Although originally the western boundary of the Choctaw Nation extended to the 100th meridian, virtually no Chickasaw lived west of the Cross Timbers, due to continual raiding by the Plains Indians of the southern region. The United States eventually leased the area between the 100th and 98th meridians for the use of the Plains tribes. The area was referred to as the "Leased District".".[6]

The division of the Choctaw Nation was ratified by the Choctaw–Chickasaw Treaty of 1854. The Chickasaw constitution establishing the nation as separate from the Choctaws, was signed August 30, 1856, in the new capitol of Tishomingo (now Tishomingo, Oklahoma). The first Chickasaw governor was Cyrus Harris. The nation consisted of five divisions; Tishomingo County, Pontotoc County, Pickens County, and Ponola County. Law enforcement was by the Chickasaw Lighthorsemen, although non-Indians fell under the jurisdiction of the Federal court at Fort Smith.

Following the Civil War, the United States forced the Chickasaw into new peace treaties because of the support of many of the Five Civilized Tribes for the Confederacy. Under the new treaty, the Chickasaw (and Choctaw) ceded the "Leased District" to the United States. In 1868, the Chickasaw Montford T. Johnson, with Jesse Chisholm's help, secured an agreement with the Plains tribes to establish a ranch on the new western edge of the Nation. His ranch was never raided, although often threatened. He and his family remained the only permanent residents of the area until the settlement of Oklahoma after it was admitted as a state.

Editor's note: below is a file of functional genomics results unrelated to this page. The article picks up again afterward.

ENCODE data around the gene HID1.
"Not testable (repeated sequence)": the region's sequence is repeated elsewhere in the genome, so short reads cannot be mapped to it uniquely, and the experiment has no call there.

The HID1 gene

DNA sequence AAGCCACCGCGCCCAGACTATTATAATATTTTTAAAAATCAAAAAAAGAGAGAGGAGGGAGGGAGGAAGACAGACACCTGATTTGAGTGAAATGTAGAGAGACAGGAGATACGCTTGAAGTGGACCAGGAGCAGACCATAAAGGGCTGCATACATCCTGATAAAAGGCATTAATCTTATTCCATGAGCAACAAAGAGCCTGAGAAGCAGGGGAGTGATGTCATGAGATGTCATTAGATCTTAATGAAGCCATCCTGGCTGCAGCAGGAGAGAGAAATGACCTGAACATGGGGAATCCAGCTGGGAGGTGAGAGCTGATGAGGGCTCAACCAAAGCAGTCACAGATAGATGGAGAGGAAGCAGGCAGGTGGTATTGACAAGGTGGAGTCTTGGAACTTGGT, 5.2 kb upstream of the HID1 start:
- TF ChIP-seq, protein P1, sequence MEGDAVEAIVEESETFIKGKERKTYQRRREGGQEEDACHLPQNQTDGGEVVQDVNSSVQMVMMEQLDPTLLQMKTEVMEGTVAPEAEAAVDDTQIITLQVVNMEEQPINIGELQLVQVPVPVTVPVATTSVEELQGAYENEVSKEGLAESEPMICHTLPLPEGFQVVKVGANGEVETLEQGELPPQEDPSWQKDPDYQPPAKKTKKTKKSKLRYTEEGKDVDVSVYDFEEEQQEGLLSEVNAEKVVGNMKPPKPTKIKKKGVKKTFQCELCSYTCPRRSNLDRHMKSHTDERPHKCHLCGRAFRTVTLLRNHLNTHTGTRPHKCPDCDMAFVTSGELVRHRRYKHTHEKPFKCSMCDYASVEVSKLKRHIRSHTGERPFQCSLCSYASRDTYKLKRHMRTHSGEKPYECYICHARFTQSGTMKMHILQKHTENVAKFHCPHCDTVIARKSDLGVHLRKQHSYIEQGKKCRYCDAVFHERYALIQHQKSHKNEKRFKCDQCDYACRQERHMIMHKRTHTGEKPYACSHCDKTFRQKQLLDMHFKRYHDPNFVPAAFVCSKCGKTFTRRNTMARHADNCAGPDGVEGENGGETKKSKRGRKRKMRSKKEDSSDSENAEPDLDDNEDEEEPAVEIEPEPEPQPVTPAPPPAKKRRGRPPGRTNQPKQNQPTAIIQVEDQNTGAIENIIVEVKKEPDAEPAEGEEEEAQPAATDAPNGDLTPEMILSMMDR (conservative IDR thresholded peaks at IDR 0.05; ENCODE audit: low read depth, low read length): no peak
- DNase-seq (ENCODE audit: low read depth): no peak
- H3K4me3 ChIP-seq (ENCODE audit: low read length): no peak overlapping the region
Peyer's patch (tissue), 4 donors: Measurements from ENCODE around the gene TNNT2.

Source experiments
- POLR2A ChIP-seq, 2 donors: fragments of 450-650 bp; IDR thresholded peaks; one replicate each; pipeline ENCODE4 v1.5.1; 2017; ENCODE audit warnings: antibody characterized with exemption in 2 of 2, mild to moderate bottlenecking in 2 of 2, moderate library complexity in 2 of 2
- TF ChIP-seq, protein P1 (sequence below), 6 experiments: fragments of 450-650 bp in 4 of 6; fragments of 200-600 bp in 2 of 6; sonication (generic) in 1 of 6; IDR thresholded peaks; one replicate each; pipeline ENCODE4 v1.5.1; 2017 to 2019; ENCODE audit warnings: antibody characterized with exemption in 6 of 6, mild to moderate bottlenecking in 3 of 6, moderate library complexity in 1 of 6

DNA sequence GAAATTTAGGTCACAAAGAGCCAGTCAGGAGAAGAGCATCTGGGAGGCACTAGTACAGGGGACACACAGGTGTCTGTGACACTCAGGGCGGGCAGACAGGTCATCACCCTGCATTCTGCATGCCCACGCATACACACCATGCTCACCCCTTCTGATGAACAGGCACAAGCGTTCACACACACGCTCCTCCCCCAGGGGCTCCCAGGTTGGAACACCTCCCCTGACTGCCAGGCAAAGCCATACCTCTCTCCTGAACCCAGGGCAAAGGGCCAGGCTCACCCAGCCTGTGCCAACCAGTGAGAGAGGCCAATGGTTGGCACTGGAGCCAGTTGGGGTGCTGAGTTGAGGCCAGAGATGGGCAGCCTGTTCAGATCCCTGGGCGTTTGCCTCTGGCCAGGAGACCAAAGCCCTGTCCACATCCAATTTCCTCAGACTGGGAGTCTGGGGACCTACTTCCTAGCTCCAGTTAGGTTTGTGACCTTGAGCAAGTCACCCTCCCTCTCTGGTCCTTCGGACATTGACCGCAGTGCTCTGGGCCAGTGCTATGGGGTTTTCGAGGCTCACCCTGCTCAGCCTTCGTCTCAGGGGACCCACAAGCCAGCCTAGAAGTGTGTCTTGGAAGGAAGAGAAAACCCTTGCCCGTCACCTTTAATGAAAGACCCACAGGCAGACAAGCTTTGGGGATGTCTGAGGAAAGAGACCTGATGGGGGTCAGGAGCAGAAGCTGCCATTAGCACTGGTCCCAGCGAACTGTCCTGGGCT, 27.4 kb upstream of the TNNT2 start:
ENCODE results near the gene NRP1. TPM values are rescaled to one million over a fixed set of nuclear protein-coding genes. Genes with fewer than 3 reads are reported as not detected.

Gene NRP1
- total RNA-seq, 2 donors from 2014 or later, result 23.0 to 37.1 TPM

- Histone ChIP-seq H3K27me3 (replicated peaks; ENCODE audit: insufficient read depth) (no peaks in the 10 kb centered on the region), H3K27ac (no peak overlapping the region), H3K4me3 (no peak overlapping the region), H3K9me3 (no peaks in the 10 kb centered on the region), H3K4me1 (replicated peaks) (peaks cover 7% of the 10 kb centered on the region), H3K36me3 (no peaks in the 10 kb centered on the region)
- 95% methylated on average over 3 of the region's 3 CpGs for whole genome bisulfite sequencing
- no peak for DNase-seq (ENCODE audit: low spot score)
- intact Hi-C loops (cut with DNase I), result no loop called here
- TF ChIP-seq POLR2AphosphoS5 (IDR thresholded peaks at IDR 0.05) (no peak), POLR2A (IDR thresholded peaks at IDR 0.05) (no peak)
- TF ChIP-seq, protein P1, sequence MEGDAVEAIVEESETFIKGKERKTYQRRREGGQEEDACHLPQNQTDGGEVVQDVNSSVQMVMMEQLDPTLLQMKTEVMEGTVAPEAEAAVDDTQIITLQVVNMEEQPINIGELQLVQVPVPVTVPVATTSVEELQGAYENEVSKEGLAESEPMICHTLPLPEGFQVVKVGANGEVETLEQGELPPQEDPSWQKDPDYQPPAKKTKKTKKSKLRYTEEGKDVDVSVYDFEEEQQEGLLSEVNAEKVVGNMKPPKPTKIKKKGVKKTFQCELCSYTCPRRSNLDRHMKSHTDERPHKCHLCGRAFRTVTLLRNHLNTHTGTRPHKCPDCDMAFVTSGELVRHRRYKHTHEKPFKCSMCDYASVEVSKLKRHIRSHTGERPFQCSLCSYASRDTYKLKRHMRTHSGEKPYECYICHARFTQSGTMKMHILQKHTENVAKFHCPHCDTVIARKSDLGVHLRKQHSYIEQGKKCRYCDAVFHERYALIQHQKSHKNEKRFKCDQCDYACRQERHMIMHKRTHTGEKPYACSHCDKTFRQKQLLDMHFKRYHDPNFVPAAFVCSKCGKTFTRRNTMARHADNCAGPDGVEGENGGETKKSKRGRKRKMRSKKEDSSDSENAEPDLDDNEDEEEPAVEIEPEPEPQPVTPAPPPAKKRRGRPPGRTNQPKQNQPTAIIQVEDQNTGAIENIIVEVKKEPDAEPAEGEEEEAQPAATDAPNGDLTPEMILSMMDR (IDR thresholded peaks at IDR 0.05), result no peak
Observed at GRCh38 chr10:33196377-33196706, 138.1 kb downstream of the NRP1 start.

Under the Dawes Act, the Chickasaw nation was dissolved, with government functions transferred to the federal government before statehood, by agreement negotiated with the Dawes Commission. Following the breakup of the nation, the Chickasaw became citizens of the United States. The US allotted the communal land in plots for individual households of registered members. Land left over was declared "surplus" and made available for sale to non-Indians, so they lost much of their tribal lands.

In the second half of the 20th century, the Chickasaw reorganized their tribal government. They adopted a new constitution on August 27, 1983 to manage their business affairs.

Notable Chickasaw Nation citizens[edit]

Notes[edit]

  1. ^ a b c 2011 Oklahoma Indian Nations Pocket Pictorial Directory. Oklahoma Indian Affairs Commission. 2011: 8. Retrieved January 2, 2012.
  2. ^ Pritzker, 373
  3. ^ a b c d "Chickasaw Nation Ambassador Charles W. Blackwell – a Man of Vision". KXII. 2013-01-04. Retrieved 2013-01-20. 
  4. ^ Official Site of the Chikasaws. Retrieved December 26, 2012
  5. ^ Bishop, Abraham. "Georgia Speculation Unveiled". University Microfilms 1966. 
  6. ^ Arrell Morgan Gibson (1981). "The Federal Government in Oklahoma". Oklahoma: A History of Five Centuries. University of Oklahoma Press. p. 112. ISBN 0-8061-1758-3. 
  7. ^ "Carter, Charles David (1868–1929)." Oklahoma Historical Society's Encyclopedia of Oklahoma History and Culture. Retrieved 6 May 2012.
  8. ^ TE ATA (1895-1995)

References[edit]

  • Pritzker, Barry M. A Native American Encyclopedia: History, Culture, and Peoples. Oxford: Oxford University Press, 2000. ISBN 978-0-19-513877-1.

Further reading[edit]

External links[edit]